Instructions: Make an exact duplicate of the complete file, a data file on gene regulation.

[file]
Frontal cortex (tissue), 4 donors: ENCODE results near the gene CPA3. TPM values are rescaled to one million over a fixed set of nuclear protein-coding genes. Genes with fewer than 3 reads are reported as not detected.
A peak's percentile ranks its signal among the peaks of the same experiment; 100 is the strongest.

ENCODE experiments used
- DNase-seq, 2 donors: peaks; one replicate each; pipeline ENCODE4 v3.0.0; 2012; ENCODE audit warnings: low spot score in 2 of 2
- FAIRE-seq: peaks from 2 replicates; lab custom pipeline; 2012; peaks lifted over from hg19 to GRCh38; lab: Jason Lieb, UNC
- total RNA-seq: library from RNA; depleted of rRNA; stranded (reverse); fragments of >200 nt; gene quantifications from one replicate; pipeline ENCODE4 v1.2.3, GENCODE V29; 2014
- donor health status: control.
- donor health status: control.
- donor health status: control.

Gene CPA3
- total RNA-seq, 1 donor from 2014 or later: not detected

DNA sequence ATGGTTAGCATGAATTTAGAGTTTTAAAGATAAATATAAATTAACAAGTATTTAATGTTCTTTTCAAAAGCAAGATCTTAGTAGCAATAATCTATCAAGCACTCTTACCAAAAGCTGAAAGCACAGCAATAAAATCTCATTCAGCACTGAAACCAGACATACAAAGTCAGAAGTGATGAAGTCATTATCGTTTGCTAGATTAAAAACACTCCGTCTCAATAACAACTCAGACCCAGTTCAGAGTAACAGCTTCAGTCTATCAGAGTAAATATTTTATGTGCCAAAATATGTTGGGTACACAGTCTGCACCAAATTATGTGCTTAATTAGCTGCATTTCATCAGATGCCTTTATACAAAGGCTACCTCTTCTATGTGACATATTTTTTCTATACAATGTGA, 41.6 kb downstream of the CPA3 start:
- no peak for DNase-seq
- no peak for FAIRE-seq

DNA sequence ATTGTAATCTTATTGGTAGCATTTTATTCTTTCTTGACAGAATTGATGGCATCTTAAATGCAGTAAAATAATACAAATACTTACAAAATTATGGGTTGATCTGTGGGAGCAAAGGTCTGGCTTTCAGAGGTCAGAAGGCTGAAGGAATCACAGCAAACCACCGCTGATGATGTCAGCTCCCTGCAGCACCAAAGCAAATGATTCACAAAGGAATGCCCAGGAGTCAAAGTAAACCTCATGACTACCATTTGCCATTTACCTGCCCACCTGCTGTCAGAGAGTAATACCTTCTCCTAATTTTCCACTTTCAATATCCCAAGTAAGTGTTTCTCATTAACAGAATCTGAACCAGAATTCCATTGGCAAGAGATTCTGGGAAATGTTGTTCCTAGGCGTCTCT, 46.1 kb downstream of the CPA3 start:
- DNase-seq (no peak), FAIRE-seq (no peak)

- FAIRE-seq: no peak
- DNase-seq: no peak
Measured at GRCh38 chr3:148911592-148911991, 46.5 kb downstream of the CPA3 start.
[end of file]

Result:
Frontal cortex (tissue), 4 donors: ENCODE results near the gene CPA3. TPM values are rescaled to one million over a fixed set of nuclear protein-coding genes. Genes with fewer than 3 reads are reported as not detected.
A peak's percentile ranks its signal among the peaks of the same experiment; 100 is the strongest.

ENCODE experiments used
- DNase-seq, 2 donors: peaks; one replicate each; pipeline ENCODE4 v3.0.0; 2012; ENCODE audit warnings: low spot score in 2 of 2
- FAIRE-seq: peaks from 2 replicates; lab custom pipeline; 2012; peaks lifted over from hg19 to GRCh38; lab: Jason Lieb, UNC
- total RNA-seq: library from RNA; depleted of rRNA; stranded (reverse); fragments of >200 nt; gene quantifications from one replicate; pipeline ENCODE4 v1.2.3, GENCODE V29; 2014
- donor health status: control.
- donor health status: control.
- donor health status: control.

Gene CPA3
- total RNA-seq, 1 donor from 2014 or later: not detected

DNA sequence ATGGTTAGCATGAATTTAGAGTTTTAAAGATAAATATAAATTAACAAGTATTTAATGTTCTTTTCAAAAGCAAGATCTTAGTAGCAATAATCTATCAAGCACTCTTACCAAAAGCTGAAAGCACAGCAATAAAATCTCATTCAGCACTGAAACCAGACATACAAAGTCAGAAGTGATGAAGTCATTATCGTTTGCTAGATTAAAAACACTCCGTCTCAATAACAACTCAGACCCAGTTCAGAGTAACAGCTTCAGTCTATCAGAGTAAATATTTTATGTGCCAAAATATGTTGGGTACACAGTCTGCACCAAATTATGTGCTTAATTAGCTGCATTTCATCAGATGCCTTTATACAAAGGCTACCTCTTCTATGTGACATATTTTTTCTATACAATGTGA, 41.6 kb downstream of the CPA3 start:
- no peak for DNase-seq
- no peak for FAIRE-seq

DNA sequence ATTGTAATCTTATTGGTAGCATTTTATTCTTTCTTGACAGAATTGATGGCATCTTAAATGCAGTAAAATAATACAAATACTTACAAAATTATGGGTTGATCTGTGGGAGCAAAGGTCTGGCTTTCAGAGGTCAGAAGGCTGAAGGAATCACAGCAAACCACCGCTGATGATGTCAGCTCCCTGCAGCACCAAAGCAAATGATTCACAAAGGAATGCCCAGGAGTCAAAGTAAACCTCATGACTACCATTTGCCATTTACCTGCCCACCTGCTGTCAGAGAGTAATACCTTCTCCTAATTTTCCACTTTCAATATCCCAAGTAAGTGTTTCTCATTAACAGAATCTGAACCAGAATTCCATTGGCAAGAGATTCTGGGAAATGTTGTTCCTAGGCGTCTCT, 46.1 kb downstream of the CPA3 start:
- DNase-seq (no peak), FAIRE-seq (no peak)

- FAIRE-seq: no peak
- DNase-seq: no peak
Measured at GRCh38 chr3:148911592-148911991, 46.5 kb downstream of the CPA3 start.